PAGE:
This beautiful mural sponsored by the Warburton Mechanics Institute Fund.
In the year 1886, a movement began in the little hamlet of Warburton to establish a public hall, the need of which had been felt for some time. Several meetings were held and eventually the site was granted by the Lands Department for the purpose of erecting a Mechanic's Institute and the first public building was opened during the year of 1887. The hall had a very brief existence, being totally destroyed by fire in November 1896. The fire originated in a nearby hut and Mechanic's Hall was gutted. All the documents connected with the hall were lost.
In January 1897 a meeting of the trustees and committee of management was held at the Alpine Retreat hotel, and, Insurance money on the old building having been paid, it was decided to build a new hall, the dimensions of which were to be 45 by 25 feet, with skillion roof. In June 1897, when the Empire was busy celebrating the Diamond Jubilee of Queen Victoria, the new hall was opened.
By September 1900 there was enough cash on hand to adorn the hall with three coats of paint.
In 1900 an agreement was entered into with the Crown Law Department for the hall to be used for Court purposes and early in 1902 arrangements were made with the Education Department for the hall to be used as a school.
In 1911 the Upper Yarra Shire Council was apparently asked to consider the possibility of taking over the Mechanic's property, with a view to raising a loan to erect a Town Hall on the site; but nothing seems to have come of this bold venture. By 1912, due to the railway, sawmills, etc., the town had grown considerably and the need for a larger building was felt.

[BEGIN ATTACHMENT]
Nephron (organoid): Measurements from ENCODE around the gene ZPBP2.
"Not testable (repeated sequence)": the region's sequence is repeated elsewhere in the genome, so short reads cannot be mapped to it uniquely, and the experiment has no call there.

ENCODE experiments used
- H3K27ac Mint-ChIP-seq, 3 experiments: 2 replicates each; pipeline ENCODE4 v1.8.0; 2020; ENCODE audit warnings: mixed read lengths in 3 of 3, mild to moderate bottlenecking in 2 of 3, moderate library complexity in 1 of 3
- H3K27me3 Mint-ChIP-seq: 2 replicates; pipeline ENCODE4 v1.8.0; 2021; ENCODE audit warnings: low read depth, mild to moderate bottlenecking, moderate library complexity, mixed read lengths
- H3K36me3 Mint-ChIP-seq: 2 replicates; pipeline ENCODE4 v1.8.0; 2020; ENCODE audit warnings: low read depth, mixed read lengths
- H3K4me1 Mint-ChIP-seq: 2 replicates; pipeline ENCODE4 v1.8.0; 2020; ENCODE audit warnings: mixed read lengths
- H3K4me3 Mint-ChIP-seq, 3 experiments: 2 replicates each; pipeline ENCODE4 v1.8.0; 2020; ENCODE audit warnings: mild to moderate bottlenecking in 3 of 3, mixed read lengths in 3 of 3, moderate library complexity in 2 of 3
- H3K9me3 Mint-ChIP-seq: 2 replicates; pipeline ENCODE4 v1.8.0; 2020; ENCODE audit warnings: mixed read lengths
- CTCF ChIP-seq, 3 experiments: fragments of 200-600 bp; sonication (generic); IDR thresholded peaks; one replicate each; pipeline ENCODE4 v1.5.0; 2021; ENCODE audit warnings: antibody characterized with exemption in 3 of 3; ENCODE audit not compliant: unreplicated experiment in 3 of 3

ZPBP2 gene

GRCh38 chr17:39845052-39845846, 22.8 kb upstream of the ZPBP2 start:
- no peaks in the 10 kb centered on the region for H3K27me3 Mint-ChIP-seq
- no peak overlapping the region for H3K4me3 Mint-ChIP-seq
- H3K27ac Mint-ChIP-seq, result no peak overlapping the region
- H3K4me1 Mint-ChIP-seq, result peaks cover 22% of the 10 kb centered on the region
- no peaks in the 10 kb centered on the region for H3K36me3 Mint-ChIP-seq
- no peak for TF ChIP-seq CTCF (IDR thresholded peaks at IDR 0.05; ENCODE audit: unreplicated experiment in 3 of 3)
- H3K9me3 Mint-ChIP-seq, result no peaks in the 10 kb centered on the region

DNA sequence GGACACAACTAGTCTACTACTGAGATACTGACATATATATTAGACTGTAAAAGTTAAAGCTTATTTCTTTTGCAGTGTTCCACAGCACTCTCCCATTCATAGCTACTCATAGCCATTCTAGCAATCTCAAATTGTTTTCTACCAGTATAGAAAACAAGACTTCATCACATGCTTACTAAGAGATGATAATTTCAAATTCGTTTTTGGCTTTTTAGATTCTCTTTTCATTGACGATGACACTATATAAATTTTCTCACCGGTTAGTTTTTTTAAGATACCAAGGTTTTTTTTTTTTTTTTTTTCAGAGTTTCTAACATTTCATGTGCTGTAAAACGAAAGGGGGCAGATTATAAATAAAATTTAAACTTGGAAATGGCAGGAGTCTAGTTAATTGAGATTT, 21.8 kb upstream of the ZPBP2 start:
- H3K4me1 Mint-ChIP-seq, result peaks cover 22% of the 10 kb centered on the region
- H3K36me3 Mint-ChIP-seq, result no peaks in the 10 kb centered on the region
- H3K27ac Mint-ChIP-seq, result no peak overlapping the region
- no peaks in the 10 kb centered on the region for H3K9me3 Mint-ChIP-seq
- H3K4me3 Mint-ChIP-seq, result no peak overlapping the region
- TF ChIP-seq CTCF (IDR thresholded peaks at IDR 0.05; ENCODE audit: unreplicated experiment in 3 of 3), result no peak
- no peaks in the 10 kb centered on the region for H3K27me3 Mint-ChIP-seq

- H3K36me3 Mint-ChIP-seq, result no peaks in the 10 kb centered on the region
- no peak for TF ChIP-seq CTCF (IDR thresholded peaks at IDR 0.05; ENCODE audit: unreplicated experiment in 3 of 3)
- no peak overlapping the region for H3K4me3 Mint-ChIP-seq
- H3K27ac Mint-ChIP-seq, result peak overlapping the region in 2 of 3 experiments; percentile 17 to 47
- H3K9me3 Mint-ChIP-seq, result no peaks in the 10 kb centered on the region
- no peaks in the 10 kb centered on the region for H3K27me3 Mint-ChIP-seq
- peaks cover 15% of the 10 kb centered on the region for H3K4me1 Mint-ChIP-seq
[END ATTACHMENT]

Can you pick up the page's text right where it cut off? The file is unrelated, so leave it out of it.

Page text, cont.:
Repeated representations had been made to the Government to facilitate raising a loan with the hall property as security and through the local member (Mr. Barnes) permission was granted. Tenders for erecting a new hall were called for in April 1912. A grant of 100Pound was made by the Government, conditionally on a similar sum being raised locally, and soon subscription lists were opened. There was such a ready response that the money was raised in a week. The committee thus had about 300Pound in hand and after a little delay a loan of 700Pound was obtained from the Commonwealth Bank. Plans and specifications were prepared and the new building was commenced in June 1913. The existing hall was jacked up, placed on timber trucks and moved bodily down the slope, where long poles were in position. The structure was fixed securely on these poles, to form the stage of the new (the present) building. Before the hall was finished the suitability of converting the space under the stage into a supper room was suggested and acted upon, a stairway being constructed leading to the upper hall. The lower apartment, however, was not lined.
The new hall (lit by manufactured gas) was opened with a grand ball on October 13, 1913. More than 300 were present at this function, a flashlight photograph of which is to be seen in the library today. The committee at the time consisted of Messrs. E.A. Story (president) W. Bleakley (secretary), J.W. Nutley, W.J. Richards, H. Collings, J.T. Robinson, C. Croft, D. McDougall, F.W. Mantock, W. Richards, and R. Croom.
It is filling a very useful purpose as a place of entertainment, to raise funds of which local organisations are in great need. It also serves as a Court House, a convenient place for meetings, religious services, polling booth, etc., while the library contains several thousand books and is a great boon to its subscribers.
Notes from J.A.C. Fisher's 1935 Memoirs